Monday With Mildred: “The Kitchen”

The Kitchen

The Kitchen movie poster

Hell’s Kitchen in the late 1970s, where Melissa McCarthy proves again that she’s a heck of an actress, and she’s in great company in this film. While watching the movie I was really taken with the whole package. It’s gritty and will have you on the edge of your seat a few times, and it’s easy to root for some of the characters, despite their…issues.

Three thugs, who would undoubtedly upgrade their title to gangster for no good reason, leave their significant others to do a job. Two of them treat their wives like punching bags, and the other is sweet and loving. They’re caught, go to jail, and the wives find themselves needing to pick up the slack in the family business to get along, though they have no previous experience. If it sounds a lot like the movie Widows, I heard the same sound. This time around it’s not upscale Chicago gangster wives, but low life extortionists.

Melissa McCarthy (Spy, Happytime Murders) is Kathy, the good girl and the heart of the small group of wives. Tiffany Haddish (ight School, Kids Say the Darndest Things) is Ruby, who understands the mean streets the best and ends up being the brains. Like one of the characters in Widows, Elizabeth Moss (Us, The Handmaid’s Tale) has the character arc involving growing from a human punching bag to something a whole lot more. I especially love the surprisingly sweet romance she finds herself in. Margo Martindale (Justified) is at her scary best. I had no idea it’s based on a DC comic book, though that does explain a lot about the broodingly existential plot.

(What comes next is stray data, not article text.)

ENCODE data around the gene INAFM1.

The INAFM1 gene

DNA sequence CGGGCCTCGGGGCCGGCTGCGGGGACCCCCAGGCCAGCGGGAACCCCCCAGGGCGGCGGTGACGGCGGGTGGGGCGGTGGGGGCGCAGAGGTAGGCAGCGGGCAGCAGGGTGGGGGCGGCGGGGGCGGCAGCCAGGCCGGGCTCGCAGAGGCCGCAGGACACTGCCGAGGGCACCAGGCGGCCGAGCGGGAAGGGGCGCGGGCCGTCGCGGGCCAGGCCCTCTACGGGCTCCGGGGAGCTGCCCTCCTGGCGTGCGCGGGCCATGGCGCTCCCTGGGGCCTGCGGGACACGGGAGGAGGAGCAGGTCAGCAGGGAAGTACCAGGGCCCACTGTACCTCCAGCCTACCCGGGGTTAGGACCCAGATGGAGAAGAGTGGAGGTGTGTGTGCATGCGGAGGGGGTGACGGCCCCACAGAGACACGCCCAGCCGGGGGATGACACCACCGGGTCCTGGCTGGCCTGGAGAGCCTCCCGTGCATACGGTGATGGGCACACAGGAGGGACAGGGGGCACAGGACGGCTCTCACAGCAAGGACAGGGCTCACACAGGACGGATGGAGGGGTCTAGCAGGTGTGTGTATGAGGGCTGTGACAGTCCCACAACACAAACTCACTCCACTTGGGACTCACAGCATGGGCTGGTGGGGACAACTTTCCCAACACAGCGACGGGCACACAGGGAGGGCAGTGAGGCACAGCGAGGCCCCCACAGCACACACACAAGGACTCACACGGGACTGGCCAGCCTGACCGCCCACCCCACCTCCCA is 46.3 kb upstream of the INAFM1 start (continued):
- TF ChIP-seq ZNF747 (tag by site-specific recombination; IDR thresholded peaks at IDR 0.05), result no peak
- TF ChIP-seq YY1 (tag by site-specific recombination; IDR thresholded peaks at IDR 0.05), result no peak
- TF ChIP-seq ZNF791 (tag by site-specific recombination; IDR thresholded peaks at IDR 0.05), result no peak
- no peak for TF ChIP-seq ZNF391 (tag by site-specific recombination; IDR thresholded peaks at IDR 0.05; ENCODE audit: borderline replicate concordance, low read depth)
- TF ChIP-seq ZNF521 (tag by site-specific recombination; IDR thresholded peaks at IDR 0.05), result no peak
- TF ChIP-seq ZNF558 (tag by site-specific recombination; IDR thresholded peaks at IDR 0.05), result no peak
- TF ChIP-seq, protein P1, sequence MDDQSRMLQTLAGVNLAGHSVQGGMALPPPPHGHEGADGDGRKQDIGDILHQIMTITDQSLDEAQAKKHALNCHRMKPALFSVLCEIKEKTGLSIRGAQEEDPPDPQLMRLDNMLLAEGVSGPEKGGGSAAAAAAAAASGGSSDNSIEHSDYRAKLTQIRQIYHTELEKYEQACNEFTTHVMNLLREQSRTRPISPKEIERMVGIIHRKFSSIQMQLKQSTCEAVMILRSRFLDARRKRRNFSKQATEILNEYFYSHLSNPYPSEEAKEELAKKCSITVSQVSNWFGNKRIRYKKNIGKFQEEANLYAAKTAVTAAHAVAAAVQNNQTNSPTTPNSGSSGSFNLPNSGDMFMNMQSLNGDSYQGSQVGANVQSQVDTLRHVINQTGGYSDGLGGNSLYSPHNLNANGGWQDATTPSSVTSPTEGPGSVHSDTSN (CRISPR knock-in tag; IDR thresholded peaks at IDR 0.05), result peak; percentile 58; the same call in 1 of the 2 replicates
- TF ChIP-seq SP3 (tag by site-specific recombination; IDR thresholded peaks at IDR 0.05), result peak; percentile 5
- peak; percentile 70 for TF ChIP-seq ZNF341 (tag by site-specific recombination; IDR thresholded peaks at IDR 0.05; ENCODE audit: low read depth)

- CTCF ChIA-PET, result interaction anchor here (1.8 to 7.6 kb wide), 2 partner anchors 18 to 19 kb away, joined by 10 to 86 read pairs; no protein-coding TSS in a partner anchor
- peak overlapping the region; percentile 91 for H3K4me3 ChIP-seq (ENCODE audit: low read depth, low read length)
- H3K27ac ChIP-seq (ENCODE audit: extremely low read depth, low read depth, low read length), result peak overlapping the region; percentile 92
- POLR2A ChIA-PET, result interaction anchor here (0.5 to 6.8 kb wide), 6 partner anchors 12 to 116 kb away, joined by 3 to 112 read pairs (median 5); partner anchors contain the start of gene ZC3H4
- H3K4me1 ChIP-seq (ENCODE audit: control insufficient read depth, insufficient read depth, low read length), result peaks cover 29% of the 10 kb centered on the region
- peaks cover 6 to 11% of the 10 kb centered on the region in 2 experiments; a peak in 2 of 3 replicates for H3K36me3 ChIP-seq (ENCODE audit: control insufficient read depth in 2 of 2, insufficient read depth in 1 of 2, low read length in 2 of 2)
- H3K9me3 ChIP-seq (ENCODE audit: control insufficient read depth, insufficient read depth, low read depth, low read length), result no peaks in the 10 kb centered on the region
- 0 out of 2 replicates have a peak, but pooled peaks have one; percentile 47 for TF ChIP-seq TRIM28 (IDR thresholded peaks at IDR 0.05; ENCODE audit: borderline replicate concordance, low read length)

The cars and buildings and general art direction is a lot of fun and nostalgic, but I had a real problem with wardrobe. Everyone was wearing appropriate prints and fibers, but I kept noticing how everything fit. One of the things I remember most firmly about the 70s is how nothing fit. On anyone. There were culturally appropriate threats, and a super backhanded snarky Trump joke that made me laugh. Most notably, the music wowed me several times. Heart’s Barracuda has finally been used well in a film, and they used about a third of Fleetwood Mac’s Rumors, and every time a tune would start I would laugh a little. My favorite is Gold Dust Woman. They didn’t play the words, but I heard “take your silver spoon and dig your grave” in my head.

While watching I was having a great time, and the musical keynotes were great, but there were some weak spots in the plot that made me think twice about just how great the movie is. I still think it’s definitely worth a viewing, especially if you like films set in Hell’s Kitchen in the 70s, or gritty gangster movies featuring plucky wives.


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